Gabe Gabrielsky: A Few Facts

Against the Current No. 211, March/April 2021

ROBERT PAUL GABRIELSKY, but Gabe to everyone, was born March 1, 1943 in Camden, New Jersey and grew up in Haddonfield. His was the only child of Elizabeth Bartholomay and Irvin Gabrielsky. Although he lived in the New York-New Jersey area most of his life, he moved to Los Angeles after Hurricane Sandy destroyed his home eight years ago. He was in hospice when he died on November 19, 2020.

Like many of his generation, Gabe became a political activist in the 1960s and was a conscientious objector during the Vietnam War. He joined the Young Peoples Socialist League and later the International Socialists. Over the course of his life he joined a number of organizations and movements, always identifying as a democratic socialist. At the end of his life, he was a member of Solidarity and DSA.

For many years he worked with the Campaign for Peace and Democracy in New York City and Peace Activists East and West in Western Massachusetts. These organizations brought together human rights and peace activists from Eastern Europe, the United States, Latin America and the Middle East in dialogue and activism.

He identified as a democratic socialist and avidly participated in the political movements including Occupy Wall Street, the Green Party, Black Lives Matter and Fight for $15 campaigns wherever he lived.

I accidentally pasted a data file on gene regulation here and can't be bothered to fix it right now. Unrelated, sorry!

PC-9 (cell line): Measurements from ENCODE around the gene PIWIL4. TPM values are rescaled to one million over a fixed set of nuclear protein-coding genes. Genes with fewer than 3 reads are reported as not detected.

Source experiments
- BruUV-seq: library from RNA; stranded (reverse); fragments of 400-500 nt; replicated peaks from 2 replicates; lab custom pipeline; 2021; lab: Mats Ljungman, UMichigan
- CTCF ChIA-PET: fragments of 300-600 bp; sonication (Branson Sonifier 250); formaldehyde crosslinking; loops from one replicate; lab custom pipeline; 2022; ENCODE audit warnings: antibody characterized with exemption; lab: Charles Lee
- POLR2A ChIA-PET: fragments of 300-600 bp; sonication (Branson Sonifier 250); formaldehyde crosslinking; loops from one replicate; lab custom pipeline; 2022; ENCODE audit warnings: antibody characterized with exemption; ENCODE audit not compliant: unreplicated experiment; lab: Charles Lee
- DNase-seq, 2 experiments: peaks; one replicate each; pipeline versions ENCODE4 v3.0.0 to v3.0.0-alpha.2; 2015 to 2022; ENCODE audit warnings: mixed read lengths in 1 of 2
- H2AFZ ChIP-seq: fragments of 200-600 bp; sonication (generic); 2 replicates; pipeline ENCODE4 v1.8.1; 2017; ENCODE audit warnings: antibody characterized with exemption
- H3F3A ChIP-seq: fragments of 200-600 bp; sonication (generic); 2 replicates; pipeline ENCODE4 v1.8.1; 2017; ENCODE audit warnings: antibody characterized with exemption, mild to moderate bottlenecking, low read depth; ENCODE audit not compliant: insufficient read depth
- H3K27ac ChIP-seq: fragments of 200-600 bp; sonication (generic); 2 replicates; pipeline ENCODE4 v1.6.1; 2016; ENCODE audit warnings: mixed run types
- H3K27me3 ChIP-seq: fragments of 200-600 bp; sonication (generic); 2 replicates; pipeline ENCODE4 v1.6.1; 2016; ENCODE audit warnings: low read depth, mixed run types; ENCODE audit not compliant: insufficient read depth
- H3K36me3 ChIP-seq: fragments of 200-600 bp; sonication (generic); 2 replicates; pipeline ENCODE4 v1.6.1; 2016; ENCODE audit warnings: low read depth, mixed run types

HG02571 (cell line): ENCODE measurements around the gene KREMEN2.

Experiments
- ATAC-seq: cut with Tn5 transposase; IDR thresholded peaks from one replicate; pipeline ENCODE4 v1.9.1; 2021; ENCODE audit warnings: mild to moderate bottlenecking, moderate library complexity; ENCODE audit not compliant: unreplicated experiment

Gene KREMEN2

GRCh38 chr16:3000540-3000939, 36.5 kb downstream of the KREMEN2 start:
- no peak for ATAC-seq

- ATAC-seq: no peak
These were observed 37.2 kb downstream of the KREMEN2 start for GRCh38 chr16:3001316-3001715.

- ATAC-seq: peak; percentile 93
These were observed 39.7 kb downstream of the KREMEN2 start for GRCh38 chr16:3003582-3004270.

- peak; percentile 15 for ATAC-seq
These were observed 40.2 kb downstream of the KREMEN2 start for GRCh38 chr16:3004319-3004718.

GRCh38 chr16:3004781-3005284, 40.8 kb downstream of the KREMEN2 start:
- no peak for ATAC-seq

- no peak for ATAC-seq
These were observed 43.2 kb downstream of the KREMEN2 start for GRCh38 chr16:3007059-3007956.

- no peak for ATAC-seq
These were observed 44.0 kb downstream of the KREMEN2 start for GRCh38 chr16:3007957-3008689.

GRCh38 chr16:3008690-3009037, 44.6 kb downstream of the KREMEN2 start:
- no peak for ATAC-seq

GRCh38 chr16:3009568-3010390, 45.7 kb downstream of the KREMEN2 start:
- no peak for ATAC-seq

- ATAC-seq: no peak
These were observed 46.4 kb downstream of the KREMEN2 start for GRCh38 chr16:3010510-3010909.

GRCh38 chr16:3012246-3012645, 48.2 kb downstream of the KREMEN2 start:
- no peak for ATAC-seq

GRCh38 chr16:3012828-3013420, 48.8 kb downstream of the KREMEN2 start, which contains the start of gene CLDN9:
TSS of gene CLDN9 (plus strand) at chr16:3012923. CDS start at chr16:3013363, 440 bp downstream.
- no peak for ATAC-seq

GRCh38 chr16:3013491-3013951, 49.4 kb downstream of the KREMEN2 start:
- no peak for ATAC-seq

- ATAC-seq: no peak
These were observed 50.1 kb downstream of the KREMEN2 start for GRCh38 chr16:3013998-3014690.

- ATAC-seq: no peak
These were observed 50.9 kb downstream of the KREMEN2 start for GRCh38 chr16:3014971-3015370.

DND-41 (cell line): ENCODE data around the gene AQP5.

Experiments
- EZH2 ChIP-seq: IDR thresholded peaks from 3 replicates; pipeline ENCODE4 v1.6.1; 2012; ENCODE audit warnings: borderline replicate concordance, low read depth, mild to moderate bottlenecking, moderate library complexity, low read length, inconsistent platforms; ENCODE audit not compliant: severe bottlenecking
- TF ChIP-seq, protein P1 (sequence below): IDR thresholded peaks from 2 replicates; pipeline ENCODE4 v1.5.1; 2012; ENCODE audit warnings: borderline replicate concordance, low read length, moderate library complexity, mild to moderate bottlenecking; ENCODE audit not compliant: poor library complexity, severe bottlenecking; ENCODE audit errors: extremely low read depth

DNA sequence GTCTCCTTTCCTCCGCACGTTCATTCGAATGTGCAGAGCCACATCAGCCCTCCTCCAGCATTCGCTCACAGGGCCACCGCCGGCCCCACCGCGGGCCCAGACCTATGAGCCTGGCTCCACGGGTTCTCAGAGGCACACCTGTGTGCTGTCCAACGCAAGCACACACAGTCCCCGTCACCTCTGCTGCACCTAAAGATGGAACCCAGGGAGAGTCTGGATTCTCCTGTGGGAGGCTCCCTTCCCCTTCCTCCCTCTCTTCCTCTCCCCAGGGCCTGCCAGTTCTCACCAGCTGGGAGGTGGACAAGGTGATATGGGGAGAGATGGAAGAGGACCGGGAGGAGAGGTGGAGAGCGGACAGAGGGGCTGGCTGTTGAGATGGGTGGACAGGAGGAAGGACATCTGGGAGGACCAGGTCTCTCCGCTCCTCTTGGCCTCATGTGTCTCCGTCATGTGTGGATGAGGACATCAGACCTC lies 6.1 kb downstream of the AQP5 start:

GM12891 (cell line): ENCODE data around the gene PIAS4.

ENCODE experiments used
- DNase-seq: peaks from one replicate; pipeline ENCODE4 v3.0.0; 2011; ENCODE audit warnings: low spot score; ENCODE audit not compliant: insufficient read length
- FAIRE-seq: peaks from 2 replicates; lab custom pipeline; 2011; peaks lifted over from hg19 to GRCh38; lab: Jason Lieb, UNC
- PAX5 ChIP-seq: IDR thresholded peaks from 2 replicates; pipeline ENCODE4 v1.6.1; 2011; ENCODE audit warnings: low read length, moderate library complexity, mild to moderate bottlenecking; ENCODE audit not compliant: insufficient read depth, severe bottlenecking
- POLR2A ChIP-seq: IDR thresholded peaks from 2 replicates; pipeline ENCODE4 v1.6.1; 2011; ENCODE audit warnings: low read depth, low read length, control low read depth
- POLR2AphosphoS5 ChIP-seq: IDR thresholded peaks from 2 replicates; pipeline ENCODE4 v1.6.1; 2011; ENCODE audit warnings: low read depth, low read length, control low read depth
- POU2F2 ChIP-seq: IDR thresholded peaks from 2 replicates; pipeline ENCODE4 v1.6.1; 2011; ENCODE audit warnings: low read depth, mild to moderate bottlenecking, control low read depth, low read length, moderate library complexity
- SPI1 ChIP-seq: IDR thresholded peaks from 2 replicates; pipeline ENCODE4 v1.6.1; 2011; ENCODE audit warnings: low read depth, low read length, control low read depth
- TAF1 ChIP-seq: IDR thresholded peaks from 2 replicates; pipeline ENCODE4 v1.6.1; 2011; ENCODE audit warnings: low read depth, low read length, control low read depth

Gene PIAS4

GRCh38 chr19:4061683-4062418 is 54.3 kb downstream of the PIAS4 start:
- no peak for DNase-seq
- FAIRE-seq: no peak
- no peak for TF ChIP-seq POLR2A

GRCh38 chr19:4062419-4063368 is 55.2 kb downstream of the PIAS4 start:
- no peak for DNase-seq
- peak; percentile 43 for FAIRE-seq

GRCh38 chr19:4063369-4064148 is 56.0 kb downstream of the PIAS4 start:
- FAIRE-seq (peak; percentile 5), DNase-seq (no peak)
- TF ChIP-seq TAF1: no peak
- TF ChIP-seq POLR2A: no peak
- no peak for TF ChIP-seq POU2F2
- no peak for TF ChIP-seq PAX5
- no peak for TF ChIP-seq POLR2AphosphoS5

In the early 1990s, under the auspices of the Massachusetts Foundations for Humanities and Public Policy he curated the “Shifting Gears” program in North Adams, Massachusetts. The program placed scholars at six formerly industrialized communities to study “the changing meaning of work” from 1920-1980. This enabled him to record the oral histories of the workers.

Gabe had an encyclopedic knowledge of jazz that he enjoyed sharing with others.  As his daughter, Terry Hempfling, wrote:

“My dad gave me my middle name, Rosa, after Rosa Parks, Rosa Luxemburg and Rosie the Riveter. He told me to follow my dreams, no matter what anyone else thought of them — including and most particularly himself.

“My dad taught me I wasn’t alone by showing me music, art, film and theater. He started training my ears when I was four or five years old, playing jazz records for me and having me identify which instruments I was hearing (once I mastered this test he took it to the next level and asked me to identify the musician who was playing each instrument).

“My dad made me feel like I was pursuing the most important thing a person could pursue by being an artist. He taught me that Martin Luther King Jr. Day was more important than Christmas, that the working class was the only class with a future and to never, ever stop being a student.

“My dad is one of my most important educators. The last months before he died I was his primary caregiver and the last thing my dad said to me was ‘you’re the tops, you’re the best.’”

He co-parented Terry and her brother John with his close friend Judith Hempfling and was also the grandfather of Terry’s children, Rocket and Imogene Copperthwaite.

March-April 2021, ATC 211

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